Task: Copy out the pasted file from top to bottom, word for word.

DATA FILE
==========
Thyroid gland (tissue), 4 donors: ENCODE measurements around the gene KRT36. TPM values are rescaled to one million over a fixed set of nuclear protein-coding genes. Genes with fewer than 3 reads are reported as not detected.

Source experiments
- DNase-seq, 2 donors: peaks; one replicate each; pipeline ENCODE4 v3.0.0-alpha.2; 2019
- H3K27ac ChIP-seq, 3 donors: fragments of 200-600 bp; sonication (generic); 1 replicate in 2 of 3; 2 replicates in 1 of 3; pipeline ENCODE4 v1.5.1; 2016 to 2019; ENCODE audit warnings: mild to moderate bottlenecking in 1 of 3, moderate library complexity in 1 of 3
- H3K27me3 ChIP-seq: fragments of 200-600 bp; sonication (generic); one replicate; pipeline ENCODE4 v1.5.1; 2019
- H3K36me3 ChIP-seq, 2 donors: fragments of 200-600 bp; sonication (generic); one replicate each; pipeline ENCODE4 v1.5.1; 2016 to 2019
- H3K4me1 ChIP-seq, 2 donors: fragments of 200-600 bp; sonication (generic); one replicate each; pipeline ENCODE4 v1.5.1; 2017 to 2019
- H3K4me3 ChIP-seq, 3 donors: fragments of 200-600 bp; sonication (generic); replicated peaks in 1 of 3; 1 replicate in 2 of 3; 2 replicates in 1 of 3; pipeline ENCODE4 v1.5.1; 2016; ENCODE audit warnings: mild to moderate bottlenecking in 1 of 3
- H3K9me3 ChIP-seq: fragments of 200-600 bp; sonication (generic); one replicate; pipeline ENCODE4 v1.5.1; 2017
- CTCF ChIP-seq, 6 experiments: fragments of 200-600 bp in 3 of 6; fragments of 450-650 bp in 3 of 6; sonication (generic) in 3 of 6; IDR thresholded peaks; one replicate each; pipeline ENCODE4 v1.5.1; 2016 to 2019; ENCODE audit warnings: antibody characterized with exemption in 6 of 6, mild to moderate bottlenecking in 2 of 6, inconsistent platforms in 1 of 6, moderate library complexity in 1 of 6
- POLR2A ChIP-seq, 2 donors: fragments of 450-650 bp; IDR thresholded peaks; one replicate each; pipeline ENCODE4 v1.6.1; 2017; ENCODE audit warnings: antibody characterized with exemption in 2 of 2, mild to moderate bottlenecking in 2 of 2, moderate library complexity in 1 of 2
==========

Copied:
Thyroid gland (tissue), 4 donors: ENCODE measurements around the gene KRT36. TPM values are rescaled to one million over a fixed set of nuclear protein-coding genes. Genes with fewer than 3 reads are reported as not detected.

Source experiments
- DNase-seq, 2 donors: peaks; one replicate each; pipeline ENCODE4 v3.0.0-alpha.2; 2019
- H3K27ac ChIP-seq, 3 donors: fragments of 200-600 bp; sonication (generic); 1 replicate in 2 of 3; 2 replicates in 1 of 3; pipeline ENCODE4 v1.5.1; 2016 to 2019; ENCODE audit warnings: mild to moderate bottlenecking in 1 of 3, moderate library complexity in 1 of 3
- H3K27me3 ChIP-seq: fragments of 200-600 bp; sonication (generic); one replicate; pipeline ENCODE4 v1.5.1; 2019
- H3K36me3 ChIP-seq, 2 donors: fragments of 200-600 bp; sonication (generic); one replicate each; pipeline ENCODE4 v1.5.1; 2016 to 2019
- H3K4me1 ChIP-seq, 2 donors: fragments of 200-600 bp; sonication (generic); one replicate each; pipeline ENCODE4 v1.5.1; 2017 to 2019
- H3K4me3 ChIP-seq, 3 donors: fragments of 200-600 bp; sonication (generic); replicated peaks in 1 of 3; 1 replicate in 2 of 3; 2 replicates in 1 of 3; pipeline ENCODE4 v1.5.1; 2016; ENCODE audit warnings: mild to moderate bottlenecking in 1 of 3
- H3K9me3 ChIP-seq: fragments of 200-600 bp; sonication (generic); one replicate; pipeline ENCODE4 v1.5.1; 2017
- CTCF ChIP-seq, 6 experiments: fragments of 200-600 bp in 3 of 6; fragments of 450-650 bp in 3 of 6; sonication (generic) in 3 of 6; IDR thresholded peaks; one replicate each; pipeline ENCODE4 v1.5.1; 2016 to 2019; ENCODE audit warnings: antibody characterized with exemption in 6 of 6, mild to moderate bottlenecking in 2 of 6, inconsistent platforms in 1 of 6, moderate library complexity in 1 of 6
- POLR2A ChIP-seq, 2 donors: fragments of 450-650 bp; IDR thresholded peaks; one replicate each; pipeline ENCODE4 v1.6.1; 2017; ENCODE audit warnings: antibody characterized with exemption in 2 of 2, mild to moderate bottlenecking in 2 of 2, moderate library complexity in 1 of 2